Push your limits: the benefits of cross-functional training

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I was having lunch once with one of my friends who is a data architect and an accounting intern who really impressed us. Not only was she a strong accountant and a delight to work with, she was an Excel whiz kid who had an unquenchable thirst for knowledge surrounding data and IT.

As we ate, she asked us both what she could do or what subjects she could study that would help her to safeguard her career in the long term. What was funny was that he and I had the same response without consulting one another and working in very different fields. It’s about cross-functional training.

Being from Montréal, I will use our beloved hockey team, les Canadiens, as an example. When the team trains, they don’t only play hockey all day, every day. For sure, they practice skating and shooting, but they are also in the weight room. Even though hockey typically involves short sprints, an anaerobic cardio activity, they also practice longer, less intense cardio endurance activities such as running or biking. Every team and every athlete knows that cross-training makes you stronger, fitter and ultimately better at your primary activity.

The same is true in your career. Of course, you need to have a primary focus: my friend was a data architect and I was a recruiter. But we also were involved in projects that exposed us to other aspects of the business. We were chosen for our respective projects because at an earlier point in our careers, we had taken an interest in different things and our curiosity pushed us to learn more. Years later, it was paid off because our prior “cross-training” made us stronger, fitter and more well-rounded employees.

If 2016 has taught us anything, it’s that life is full of surprises. No one has a crystal ball and no one knows where their career or their industry will be in five or ten years. While this can be scary, it doesn’t have to be. The good news is that we live in a time when we have access to information like never before and anything we are curious about can be learned.

During our December reflection, I think some good questions to ask yourself are:

  • What have I always been curious about?
  • Is there someone I know whose job I have wanted to understand better?
  • Is there a subject that I have always wanted to learn more about?
  • Is there a book or a documentary I have been meaning to check out?
  • Is there a project that I can get involved with that will give me more exposure to other departments in my company?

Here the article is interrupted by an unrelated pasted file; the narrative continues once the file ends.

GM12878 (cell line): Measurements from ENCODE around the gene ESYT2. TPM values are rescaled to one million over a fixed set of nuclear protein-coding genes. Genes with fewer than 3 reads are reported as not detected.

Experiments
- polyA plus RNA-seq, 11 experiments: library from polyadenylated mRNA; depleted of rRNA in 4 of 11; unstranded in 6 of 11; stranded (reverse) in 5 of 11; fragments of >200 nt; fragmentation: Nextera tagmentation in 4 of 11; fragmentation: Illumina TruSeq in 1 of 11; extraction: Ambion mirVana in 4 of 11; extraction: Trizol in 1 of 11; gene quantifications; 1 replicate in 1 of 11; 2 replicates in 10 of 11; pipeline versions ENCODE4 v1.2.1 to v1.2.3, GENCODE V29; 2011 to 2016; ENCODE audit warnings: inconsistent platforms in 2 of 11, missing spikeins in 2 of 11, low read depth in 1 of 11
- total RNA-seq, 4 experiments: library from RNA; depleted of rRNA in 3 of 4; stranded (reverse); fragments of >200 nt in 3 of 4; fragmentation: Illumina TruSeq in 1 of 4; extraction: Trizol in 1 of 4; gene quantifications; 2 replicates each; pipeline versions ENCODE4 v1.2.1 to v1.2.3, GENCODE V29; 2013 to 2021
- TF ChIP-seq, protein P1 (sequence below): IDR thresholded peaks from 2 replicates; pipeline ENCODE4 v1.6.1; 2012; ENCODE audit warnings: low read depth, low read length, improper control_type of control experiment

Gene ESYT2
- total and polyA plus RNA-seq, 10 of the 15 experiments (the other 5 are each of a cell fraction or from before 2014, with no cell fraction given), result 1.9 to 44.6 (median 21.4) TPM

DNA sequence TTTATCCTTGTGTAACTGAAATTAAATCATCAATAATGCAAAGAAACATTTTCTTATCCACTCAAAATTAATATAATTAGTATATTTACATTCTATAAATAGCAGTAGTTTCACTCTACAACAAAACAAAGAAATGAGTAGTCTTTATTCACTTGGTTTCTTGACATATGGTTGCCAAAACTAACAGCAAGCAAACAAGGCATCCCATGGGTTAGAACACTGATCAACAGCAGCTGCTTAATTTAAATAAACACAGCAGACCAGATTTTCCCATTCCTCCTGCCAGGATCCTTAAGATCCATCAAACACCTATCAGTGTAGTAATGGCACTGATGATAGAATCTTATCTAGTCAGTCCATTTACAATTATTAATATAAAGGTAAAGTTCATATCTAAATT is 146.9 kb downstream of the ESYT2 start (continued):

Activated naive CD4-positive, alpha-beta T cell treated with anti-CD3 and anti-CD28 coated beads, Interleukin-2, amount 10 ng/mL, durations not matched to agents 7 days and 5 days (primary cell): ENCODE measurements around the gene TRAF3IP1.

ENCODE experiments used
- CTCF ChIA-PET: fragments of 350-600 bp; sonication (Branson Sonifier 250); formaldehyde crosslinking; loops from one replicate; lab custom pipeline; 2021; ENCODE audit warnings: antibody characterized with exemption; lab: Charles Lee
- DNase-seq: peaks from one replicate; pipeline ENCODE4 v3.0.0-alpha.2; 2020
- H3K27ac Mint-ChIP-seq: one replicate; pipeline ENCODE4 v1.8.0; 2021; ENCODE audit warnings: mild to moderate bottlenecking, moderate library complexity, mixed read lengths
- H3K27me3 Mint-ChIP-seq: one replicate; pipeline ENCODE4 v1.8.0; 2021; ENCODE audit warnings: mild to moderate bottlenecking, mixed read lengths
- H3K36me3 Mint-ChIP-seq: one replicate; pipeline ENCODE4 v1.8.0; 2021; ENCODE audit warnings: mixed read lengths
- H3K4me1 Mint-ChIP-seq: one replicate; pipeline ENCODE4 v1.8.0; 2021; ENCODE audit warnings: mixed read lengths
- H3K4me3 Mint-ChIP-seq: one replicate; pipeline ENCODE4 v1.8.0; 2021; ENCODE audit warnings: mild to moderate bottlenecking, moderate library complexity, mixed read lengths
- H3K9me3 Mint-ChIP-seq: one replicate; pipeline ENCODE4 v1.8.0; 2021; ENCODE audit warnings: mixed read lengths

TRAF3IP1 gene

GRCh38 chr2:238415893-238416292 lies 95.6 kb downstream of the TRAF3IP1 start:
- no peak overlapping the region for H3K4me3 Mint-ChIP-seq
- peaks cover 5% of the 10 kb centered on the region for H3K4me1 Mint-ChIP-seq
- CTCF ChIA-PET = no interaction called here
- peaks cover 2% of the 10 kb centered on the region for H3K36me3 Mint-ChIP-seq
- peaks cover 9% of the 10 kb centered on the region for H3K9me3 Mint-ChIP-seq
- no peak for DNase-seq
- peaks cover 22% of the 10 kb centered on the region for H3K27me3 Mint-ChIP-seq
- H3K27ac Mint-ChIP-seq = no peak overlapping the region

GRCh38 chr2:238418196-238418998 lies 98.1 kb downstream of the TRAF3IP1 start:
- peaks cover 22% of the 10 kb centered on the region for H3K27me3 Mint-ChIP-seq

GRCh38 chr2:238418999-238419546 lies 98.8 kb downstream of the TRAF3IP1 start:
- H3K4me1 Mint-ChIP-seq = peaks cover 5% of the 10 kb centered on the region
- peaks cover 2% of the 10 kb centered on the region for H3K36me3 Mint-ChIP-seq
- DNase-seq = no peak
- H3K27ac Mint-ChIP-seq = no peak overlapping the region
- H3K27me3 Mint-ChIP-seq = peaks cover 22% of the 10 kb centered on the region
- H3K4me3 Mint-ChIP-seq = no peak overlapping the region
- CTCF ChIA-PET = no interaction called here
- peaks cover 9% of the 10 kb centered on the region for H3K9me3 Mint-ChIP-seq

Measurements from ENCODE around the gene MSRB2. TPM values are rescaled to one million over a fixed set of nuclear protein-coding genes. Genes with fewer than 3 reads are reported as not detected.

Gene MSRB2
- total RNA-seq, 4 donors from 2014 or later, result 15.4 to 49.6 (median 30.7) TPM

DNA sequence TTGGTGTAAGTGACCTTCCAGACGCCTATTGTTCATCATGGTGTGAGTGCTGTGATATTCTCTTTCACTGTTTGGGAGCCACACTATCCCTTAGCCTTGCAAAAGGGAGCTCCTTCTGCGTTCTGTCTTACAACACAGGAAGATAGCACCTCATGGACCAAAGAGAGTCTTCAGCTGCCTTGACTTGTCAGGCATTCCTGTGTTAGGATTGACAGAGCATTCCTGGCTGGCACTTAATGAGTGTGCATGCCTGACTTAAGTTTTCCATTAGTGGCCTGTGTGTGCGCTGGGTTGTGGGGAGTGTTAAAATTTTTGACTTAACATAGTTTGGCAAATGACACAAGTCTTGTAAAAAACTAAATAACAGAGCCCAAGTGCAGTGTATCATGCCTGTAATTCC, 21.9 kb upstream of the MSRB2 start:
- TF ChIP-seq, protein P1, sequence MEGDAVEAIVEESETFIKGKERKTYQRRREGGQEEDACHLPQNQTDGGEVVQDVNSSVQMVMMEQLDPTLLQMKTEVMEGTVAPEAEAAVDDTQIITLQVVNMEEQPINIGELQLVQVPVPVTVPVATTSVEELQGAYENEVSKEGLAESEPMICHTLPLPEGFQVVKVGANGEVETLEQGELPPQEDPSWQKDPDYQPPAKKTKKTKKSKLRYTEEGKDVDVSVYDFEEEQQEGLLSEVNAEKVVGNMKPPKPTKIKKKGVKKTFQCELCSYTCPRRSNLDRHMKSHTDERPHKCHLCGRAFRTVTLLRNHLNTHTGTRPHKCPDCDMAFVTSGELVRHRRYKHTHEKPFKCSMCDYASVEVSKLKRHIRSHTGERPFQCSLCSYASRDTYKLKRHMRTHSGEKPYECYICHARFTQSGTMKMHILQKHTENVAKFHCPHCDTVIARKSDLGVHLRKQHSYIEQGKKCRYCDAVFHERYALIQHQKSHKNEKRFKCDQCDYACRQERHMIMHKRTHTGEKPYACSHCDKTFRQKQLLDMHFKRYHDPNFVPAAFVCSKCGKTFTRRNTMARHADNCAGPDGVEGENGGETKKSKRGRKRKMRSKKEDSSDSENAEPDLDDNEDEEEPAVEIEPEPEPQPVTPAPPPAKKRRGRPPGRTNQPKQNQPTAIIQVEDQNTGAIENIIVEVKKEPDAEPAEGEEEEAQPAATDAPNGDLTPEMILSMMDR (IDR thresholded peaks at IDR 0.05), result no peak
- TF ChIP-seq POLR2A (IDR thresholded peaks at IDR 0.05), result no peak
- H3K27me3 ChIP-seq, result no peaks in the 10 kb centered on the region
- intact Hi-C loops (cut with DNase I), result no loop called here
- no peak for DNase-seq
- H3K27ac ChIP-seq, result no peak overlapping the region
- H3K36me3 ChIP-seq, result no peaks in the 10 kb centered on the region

• Is there a project that I can propose that merges my interests and will add value for others?

Even something simple like going to lunch with a colleague from a different department and asking them about what they do and what their team does can spark your imagination.

Don’t worry if you don’t immediately see the link between your subject of interest and your career. What matters is that you are interested. This will help you to push your limits and find a way out of your comfort zone. Take the example of Sunday Riley. She studied chemistry at the University of Texas and worked in a cosmetics lab. Because she had a natural interest in beauty and skincare, she was able to bring an added value:

“Whenever there was miscommunication between the scientists and the marketing people, I was able to say: ‘I understand what they’re saying.’ “

In 2009, she launched her own company and her products have become game-changers in her industry, rivaling well-established brands. What gives her an edge in this competitive landscape is that she uses her knowledge of chemistry to deliver the results customers want, and uses sustainable technology which consumers favour. On the surface, chemists and marketers are two very different groups of people, but Riley was able to merge the two and succeeded in carving a niche for herself. She is more professionally satisfied as a result.

Coming back to our accounting intern, I share her story because I think the question about how to safeguard our careers to ensure longevity in these changing times is an extremely relevant one. I know that she has a bright future ahead of her because she is already naturally synthesizing the worlds of accounting and IT at her young age.

As we move forward in time, it will be easier to automate routine functions or move jobs overseas, but we will never be able to duplicate the human element. The people who can see the links between seemingly unrelated fields for the benefit of their team and their company are the ones who will bring added value and will be difficult to replace. The kicker is that these people will actually being more authentic versions of themselves because they are exploring and learning about subjects that truly interest them. I want to make sure that you can count yourself among these people.